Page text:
It is interesting that the Missonaries of Charity—the order started by Mother Theresa—never try to convert the people they help. In India much of their work is bringing very poor people in off the streets, people who are dying and allowing them to die with dignity. Most of these people would be Hindu and Muslim, not Christian, but they don’t try to convert them. They simply love them, show them that they are wanted, that they are important and they do more to preach the teachings of Jesus this way, than by anything you could ever say. This is the greatest way to preach the Gospel. This teaches people about God more than anything else.

I can stand up here and argue for hours about all the reasons why others are wrong, or how we are right, but it won’t convince anyone. If I do not love the people I meet and try to respect those around me, then I am wasting my time trying to preach, because people will only be convinced by the way I live, first.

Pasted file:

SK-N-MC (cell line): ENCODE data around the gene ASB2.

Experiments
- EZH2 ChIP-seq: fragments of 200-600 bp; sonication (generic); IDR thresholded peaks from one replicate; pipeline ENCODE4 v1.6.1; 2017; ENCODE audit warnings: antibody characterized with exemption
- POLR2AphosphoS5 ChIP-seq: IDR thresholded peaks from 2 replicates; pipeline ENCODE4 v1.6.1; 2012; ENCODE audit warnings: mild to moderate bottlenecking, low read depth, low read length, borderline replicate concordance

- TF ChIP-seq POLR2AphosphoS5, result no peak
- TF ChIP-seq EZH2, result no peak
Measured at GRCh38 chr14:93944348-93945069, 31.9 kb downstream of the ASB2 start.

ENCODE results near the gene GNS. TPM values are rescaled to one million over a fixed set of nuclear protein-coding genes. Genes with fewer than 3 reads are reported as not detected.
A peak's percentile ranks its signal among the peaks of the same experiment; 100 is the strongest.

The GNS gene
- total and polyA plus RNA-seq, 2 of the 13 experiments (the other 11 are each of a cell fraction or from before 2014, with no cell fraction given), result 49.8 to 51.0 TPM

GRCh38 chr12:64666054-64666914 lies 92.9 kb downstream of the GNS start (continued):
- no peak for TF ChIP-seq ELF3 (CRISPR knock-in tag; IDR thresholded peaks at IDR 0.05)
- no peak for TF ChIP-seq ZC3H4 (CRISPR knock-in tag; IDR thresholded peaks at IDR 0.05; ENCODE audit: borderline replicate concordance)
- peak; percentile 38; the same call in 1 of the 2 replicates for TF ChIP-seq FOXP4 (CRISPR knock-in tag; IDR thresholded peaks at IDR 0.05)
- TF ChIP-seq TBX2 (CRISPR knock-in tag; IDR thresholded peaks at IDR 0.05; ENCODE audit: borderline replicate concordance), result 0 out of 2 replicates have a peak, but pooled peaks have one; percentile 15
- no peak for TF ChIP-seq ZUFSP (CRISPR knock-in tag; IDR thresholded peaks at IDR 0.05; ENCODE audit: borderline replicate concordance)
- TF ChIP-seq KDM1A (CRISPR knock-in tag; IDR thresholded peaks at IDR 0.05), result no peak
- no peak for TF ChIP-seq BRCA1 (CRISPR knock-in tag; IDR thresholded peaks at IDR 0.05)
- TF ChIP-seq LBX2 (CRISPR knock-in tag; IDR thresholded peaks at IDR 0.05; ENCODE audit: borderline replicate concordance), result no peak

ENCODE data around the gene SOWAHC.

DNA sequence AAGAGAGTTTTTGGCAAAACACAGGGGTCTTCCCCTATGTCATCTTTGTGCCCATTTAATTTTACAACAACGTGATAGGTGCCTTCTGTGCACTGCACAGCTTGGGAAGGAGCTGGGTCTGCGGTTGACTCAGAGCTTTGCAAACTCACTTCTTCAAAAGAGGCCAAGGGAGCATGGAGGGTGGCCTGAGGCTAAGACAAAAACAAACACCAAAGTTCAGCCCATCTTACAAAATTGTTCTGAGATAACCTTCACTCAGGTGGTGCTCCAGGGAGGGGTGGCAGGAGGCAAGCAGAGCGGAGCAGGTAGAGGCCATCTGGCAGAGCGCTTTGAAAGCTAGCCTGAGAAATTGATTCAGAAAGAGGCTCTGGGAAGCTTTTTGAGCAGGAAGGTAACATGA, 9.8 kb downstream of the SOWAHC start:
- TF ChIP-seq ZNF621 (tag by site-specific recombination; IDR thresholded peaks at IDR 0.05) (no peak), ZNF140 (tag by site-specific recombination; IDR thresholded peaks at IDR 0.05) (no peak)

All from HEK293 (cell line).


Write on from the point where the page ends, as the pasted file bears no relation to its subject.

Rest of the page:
I heard a story about a priest who went to stay with his niece and her husband. Now this couple had no time for the Church and in fact were into the occult and various practices which would be quite anti-Christian and of course they were nervous about how it would go, but when the priest came he just stayed for the few days and showed them great respect and love and never said a word to them about the various things they were into. When he left they were so moved by the fact that he never said anything to them, never criticized them, but just loved them, that they actually began to rethink about their approach to the Church. Love is the only true witness to God.